KSAMC could rename intersection near Devon House 'George Stiebel Square'
A view of Devon house from the garden at the rear of building. (Photo: Garfield Robinson)

THE Kingston and St Andrew Municipal Corporation (KSAMC) is considering a proposal to rename an intersection near Devon House in St Andrew the George Stiebel Square.

According to a notification from the KSAMC, the proposal is to name the intersection of Hope Road, Waterloo Road, and Trafalgar Road in St Andrew in honour of Jamaica's first black millionaire, who built Devon House.

According to the KSAMC, the honour is being bestowed on Stiebel, a gold mine owner, shipper, and farm owner who shared a refund of some $16 million when the mine in Latin America was capitalised. He returned home to share the wealth in purchasing new vessels, two sugar plantations, a wharf at Church Street in downtown Kingston, and properties at Great Salt Pond and Minard's in rural Jamaica, among a number of other investments.

The KSAMC said Stiebel made numerous contributions to the municipality and was an outstanding Jamaican.

A section of the garden on the property which is a green space used by thousands daily, including people who visit to get a cone or cup of the now-famous Devon House ice cream.

The corporation said that as part of the stakeholders and public consultation process within its confines, a town hall meeting will be held on Thursday, August 17 in its main office at Church Street and Tower Street in downtown Kingston starting at 5:00 pm.

The board of directors of Devon House has already defined Devon House as "one of Jamaica's most celebrated and historic landmarks", and as a beautiful blend of Caribbean and Georgian architecture, "furnished with an expertly curated collection of Jamaican, English, and French antique pieces and reproductions".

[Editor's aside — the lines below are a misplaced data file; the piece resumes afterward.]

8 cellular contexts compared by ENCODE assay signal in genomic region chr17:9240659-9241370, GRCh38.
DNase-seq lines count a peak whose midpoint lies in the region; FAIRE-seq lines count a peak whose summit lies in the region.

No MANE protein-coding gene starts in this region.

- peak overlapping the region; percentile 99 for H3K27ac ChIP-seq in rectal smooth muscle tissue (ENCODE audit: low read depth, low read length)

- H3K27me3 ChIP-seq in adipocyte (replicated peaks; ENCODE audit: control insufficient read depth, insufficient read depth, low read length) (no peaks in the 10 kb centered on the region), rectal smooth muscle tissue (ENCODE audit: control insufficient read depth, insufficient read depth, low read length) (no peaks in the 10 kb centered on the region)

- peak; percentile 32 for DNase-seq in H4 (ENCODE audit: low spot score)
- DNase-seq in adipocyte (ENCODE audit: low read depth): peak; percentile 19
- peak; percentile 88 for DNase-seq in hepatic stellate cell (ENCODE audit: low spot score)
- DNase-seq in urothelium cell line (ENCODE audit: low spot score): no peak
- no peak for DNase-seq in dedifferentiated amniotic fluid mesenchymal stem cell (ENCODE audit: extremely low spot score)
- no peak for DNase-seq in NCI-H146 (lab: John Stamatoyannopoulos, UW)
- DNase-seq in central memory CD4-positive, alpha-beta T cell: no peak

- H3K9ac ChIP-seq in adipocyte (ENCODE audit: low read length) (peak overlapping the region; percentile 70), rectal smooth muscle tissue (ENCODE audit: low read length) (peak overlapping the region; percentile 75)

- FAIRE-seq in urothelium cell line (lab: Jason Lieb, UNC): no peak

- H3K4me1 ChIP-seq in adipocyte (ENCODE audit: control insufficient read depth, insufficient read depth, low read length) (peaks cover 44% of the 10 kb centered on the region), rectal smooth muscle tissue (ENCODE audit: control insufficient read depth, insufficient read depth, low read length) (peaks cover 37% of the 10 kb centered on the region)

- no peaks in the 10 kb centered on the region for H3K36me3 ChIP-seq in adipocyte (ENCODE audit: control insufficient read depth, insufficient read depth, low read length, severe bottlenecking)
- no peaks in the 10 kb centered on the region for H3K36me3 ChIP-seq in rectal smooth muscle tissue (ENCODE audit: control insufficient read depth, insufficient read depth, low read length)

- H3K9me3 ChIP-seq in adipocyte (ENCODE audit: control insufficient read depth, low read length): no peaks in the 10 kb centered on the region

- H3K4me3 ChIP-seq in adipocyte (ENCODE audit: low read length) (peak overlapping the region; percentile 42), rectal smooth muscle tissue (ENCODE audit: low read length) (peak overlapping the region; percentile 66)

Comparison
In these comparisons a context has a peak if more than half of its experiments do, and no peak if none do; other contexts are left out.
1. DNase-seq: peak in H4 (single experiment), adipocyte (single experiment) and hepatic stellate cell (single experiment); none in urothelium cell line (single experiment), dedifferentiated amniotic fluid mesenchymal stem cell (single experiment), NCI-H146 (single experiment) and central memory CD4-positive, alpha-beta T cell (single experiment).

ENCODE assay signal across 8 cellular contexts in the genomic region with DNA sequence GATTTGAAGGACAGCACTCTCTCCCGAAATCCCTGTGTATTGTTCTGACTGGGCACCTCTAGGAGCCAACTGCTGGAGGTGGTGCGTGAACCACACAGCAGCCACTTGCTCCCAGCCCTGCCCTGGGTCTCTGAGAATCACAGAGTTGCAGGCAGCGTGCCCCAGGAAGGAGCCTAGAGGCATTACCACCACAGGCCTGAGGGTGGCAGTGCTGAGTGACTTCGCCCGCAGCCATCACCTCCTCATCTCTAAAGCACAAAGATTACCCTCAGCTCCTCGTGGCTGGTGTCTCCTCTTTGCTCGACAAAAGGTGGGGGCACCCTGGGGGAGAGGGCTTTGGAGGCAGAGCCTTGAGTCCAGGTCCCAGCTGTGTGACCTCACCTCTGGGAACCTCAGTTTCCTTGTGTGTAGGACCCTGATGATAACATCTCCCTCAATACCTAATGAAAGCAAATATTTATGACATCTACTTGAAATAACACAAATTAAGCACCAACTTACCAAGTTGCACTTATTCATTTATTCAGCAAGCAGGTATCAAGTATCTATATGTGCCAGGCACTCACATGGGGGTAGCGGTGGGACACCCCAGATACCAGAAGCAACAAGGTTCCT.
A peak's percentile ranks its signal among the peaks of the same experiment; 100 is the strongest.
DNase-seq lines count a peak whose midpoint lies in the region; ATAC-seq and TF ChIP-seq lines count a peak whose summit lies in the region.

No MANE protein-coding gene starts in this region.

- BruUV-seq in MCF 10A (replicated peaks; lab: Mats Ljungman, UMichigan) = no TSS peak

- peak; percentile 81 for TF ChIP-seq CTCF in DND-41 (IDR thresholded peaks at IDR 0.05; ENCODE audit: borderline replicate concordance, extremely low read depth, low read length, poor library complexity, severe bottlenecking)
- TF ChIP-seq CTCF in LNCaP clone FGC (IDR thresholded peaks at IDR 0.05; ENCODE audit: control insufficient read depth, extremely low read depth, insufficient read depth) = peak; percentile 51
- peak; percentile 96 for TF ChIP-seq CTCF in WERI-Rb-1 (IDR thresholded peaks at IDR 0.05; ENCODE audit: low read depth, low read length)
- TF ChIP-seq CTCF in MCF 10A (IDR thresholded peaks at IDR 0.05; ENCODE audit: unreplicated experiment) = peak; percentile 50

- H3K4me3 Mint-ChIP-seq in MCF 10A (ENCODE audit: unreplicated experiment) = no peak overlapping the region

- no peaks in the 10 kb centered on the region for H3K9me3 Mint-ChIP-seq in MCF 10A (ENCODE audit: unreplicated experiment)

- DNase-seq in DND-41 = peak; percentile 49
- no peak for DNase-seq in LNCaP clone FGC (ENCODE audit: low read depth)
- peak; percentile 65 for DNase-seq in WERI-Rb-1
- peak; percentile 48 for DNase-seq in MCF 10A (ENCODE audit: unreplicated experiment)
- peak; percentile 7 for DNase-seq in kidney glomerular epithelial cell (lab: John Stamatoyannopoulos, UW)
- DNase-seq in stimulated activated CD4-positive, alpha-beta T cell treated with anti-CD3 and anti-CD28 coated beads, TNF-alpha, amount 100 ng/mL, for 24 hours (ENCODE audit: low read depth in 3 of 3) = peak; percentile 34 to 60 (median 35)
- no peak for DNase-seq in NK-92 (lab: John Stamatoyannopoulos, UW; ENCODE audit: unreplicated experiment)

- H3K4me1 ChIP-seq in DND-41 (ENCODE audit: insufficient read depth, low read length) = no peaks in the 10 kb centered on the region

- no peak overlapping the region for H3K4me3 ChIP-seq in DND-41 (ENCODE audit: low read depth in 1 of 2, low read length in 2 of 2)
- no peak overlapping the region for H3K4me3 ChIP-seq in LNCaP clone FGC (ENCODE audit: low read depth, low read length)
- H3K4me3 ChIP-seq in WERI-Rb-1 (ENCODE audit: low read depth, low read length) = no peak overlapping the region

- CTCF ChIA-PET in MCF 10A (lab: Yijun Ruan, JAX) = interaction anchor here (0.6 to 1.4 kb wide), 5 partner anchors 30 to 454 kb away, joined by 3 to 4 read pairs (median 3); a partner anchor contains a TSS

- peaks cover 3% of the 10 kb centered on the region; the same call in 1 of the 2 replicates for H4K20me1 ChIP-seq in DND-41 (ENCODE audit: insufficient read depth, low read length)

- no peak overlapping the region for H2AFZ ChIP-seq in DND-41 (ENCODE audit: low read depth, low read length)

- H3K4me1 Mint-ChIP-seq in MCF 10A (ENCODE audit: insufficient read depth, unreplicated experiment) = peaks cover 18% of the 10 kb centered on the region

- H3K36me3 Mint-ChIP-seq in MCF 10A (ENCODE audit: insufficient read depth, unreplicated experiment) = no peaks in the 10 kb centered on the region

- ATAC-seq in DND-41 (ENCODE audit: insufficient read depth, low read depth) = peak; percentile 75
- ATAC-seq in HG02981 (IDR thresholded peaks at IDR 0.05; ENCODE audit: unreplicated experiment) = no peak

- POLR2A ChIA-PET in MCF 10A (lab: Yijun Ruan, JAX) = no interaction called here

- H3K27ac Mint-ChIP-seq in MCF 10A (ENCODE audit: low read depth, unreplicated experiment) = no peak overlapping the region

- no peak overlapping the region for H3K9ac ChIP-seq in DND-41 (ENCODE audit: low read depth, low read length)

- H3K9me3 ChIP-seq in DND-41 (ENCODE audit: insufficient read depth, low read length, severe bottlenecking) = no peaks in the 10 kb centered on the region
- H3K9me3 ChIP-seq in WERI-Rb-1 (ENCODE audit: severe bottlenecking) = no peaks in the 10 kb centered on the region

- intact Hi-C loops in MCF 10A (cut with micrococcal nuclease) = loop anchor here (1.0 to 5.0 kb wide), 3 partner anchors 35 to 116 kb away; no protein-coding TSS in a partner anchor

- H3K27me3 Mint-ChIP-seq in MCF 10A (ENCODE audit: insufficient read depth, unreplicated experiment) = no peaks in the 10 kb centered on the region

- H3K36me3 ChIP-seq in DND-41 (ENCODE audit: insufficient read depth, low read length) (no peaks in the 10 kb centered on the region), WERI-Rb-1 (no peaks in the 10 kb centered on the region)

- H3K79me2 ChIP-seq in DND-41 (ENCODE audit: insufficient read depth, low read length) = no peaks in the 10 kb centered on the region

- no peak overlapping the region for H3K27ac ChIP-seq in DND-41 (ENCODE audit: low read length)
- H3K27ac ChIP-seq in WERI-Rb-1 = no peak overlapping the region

It added: "The mansion overlooks a vast expanse of perfectly manicured and lush, green lawns, and Stiebel's legacy lives on with the beautifully maintained Devon House", which was declared a national monument by the Jamaica National Heritage Trust under the instructions of late former Prime Minister Edward Seaga, as minister of development and welfare with responsibility for cultural affairs.

Stiebel, who lived through 1821-1896, was a Jamaican trader and entrepreneur who became notoriously known as the "black millionaire", shipping between North and South America. He was made a Companion to the Order of St Michael and St George by Queen Victoria before he died on June 29, 1896 at Devon House with none of his relatives close enough to him.

Front view of the Devon House mansion (Photo: Garfield Robinson)

Stiebel left school at age 14, starting out as a carpenter before using assistance from his father to purchase two ships and set up a sea transport system between North and South America. After his ship sunk off the coast of Venezuela in 1856, he returned to Jamaica a wealthy man in 1873, with millions of dollars when the mine was capitalised.

Lady Musgrave Road in St Andrew was named after Jeanie Lucinda Musgrave, who was the wife of Sir Anthony Musgrave, then Governor of Jamaica from 1877-1883. She also founded The Lady Musgrave Self-Help Society in 1879 on Church Street.

It was alleged that Lady Musgrave was envious of Stiebel success and had shown a preference for her route to and from downtown Kingston to circle Devon House. However, this has never been confirmed as an issue between the two families.

The governor's wife had founded The Lady Musgrave Self-Help Society on Church Street in 1879 to assist poor and middle class Jamaican women of all colours.

Secretary general of the United Nations António Guterres (right) in conversation with Minister of Foreign Affairs and Foreign Trade Senator Kamina Johnson Smith (left), and Minister of Culture, Gender, Entertainment and Sport Olivia Grange at a dinner hosted in his honour at Grog Shoppe at Devon House, St Andrew, in May 2023. (Photo: JIS)

The JNHT said Stiebel's legacy lives on with the beautifully maintained Devon House, adding that Devon House has since evolved from being home of Jamaica's first black millionaire to being synonymous with fun, family entertainment, and recreation, where guests can tour, shop, dine, and relax.

BY BALFORD HENRY Observer senior writer

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